Debbie DeSalliers, who played for the Dandelions in the 1970s while attending UCLA, wrote a Master's thesis about her experience titled, "Personality Trait Assessment and Characteristics of a Women's Professional Football Team."
In the late 1970s, the Los Angeles Dandelions were taken over by one Mr. Russell Molzahn
Here are some facts about the California Mustangs/Earthquakes franchise.
Years of play:
1974 to 1976?
This team, which was based in San Gabriel, CA, played its home games at Citrus Junior College in Glendora, CA, and held its practices at LaSalle High School in Pasadena. The marquee sign outside that school once said, "Home of the California Earthquakes--Women's Pro Football."
The Los Angeles Scandals were formed in the mid-1980s in an attempt to revive women's professional tackle football in the Los Angeles area. Following are a few facts about this prospective entry in the National Women's Football League.
Doug Thacker, a former Virginia Tech linebacker who was Jill Sturdivant's husband.
Orange and Black
Scandals co-owner Jill Sturdivant, a Raleigh, North Carolina native, was a student at the University of Miami (Florida) in the late 1970s. She initially sought a career as a singer.
While in New York doing recording sessions as a backup singer, Ms. Sturdivant met Teresa Ray, a Henderson, Kentucky native, who then became her manager.
After watching the 1985 Pro Bowl, Ms. Sturdivant and Ms. Ray placed an advertisement in the Los Angeles newspapers calling for women who wanted to play tackle football. 120 women called in response to the ads, and 50 showed up for a practice/tryout session in February.
By the end of the spring, the number of women who stuck with the nascent women's football team went down to just 12. Some quit because they discovered that they really weren't football material; others left because they didn't get uniforms right away. (To some, the uniform was some sort of trophy.) Other women were turned away once the co-owners started charging prospective players entry dues of $150.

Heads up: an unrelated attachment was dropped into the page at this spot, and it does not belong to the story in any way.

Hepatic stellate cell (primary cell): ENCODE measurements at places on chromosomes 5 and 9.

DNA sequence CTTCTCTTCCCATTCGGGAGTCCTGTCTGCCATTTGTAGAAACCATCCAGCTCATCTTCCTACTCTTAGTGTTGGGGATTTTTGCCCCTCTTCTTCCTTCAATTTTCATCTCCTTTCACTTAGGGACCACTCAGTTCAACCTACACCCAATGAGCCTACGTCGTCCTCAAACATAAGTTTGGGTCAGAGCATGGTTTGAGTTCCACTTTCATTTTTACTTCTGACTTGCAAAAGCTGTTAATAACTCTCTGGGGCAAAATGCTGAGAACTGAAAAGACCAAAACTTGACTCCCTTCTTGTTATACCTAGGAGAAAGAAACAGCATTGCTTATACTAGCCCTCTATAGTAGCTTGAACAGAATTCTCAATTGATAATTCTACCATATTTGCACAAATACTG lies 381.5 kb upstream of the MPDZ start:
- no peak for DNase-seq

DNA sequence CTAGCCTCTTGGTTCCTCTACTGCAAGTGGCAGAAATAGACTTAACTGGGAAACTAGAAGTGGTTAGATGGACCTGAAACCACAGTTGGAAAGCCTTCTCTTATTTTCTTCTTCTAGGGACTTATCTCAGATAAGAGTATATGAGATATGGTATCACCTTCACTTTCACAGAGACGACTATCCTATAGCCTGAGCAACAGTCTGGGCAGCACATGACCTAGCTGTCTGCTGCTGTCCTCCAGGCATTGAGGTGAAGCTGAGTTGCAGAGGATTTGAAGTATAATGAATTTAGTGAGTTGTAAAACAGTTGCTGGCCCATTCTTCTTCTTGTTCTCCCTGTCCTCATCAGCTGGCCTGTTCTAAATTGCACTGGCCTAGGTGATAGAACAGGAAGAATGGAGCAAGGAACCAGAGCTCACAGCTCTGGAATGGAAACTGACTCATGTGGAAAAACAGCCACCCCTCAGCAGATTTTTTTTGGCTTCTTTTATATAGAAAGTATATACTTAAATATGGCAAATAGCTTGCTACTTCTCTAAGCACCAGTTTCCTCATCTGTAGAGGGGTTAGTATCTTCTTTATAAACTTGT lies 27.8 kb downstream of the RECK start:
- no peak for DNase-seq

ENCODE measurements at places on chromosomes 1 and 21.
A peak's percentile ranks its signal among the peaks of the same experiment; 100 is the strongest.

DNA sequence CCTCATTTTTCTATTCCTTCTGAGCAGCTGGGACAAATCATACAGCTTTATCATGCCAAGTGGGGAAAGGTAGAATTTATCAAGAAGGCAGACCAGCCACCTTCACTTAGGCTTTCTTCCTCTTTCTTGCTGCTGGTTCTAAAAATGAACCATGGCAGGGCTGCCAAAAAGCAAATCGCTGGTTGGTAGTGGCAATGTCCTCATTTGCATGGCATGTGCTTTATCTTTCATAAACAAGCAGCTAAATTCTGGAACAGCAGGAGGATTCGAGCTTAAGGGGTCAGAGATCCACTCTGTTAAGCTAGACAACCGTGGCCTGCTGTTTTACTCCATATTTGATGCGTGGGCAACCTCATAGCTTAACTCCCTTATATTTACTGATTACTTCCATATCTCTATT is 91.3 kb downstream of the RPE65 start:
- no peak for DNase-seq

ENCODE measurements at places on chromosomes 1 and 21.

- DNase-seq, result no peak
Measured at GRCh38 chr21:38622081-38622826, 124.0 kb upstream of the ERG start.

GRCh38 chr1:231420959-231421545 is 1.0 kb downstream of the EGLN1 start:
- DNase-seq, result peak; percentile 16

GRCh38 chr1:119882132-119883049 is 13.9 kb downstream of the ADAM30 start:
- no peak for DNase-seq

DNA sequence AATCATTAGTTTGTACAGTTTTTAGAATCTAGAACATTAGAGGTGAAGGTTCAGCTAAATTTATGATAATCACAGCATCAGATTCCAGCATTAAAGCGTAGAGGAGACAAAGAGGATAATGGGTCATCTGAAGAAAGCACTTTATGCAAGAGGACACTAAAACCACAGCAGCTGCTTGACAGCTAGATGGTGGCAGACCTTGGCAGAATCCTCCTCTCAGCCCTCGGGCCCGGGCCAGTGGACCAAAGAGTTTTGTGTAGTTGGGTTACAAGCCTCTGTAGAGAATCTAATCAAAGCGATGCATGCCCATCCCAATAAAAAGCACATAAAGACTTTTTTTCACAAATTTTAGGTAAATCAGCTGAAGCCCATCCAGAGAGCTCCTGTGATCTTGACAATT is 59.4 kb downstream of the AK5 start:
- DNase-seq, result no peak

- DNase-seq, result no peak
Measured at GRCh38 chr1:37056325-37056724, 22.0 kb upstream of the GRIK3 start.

The Scandals got much needed financial support from a lawyer named John Adams. Ms. Sturdivant and Ms. Ray used some of the money to buy orange and black uniforms for the squad.
The Scandals chose as their home field Los Angeles Valley College in Van Nuys, CA. Practices were held two to three times a week in that facility.
Tryout drills for the 1985 team took place on September 7 and 8.
As of November 1985, the Scandals roster consisted of twenty-five women ranging in age from 20 to 36, including defensive ends Jill Sturdivant and Teresa Ray, quarterback Kathy Clark, and defensive lineperson Jeannette Bender.
The Scandals, upon incorporating, issued 5 million shares of stock, none of which had been sold as of November 1985.
After talks with National Women's Football League officials, Ms. Sturdivant and Ms. Ray decided to align the Scandals with the proposed American Women's Football League. The AWFL team roster included the Dallas Darlings, the Houston Hustlers, the Miami Mermaids, and the Cleveland Curls, against whom the Scandals were to open play in 1986.
Sources for information about the Los Angeles Scandals were the following articles:
"Scandals invite women to football tryout." Los Angeles Times, Valley Edition. Sept. 7, 1985; Sports (Part 3): 21.
Smith, Doug. "Football barriers tough to tackle for women." Los Angeles Times, Valley Edition. Nov. 29, 1985; Metro (Part 2): 8.
"Digest: Women hit the field for football tryouts." Los Angeles Times, Valley Edition. Sept. 8, 1985; Metro (Part 2): 12.
NOTE: I do not know whether or not the Los Angeles Scandals or the American Women's Football League ever actually played a game. Therefore, if anyone has ANY additional information about either the Los Angeles Scandals or the American Women's Football League, please e-mail me at either email@example.com or firstname.lastname@example.org. Thank you very much.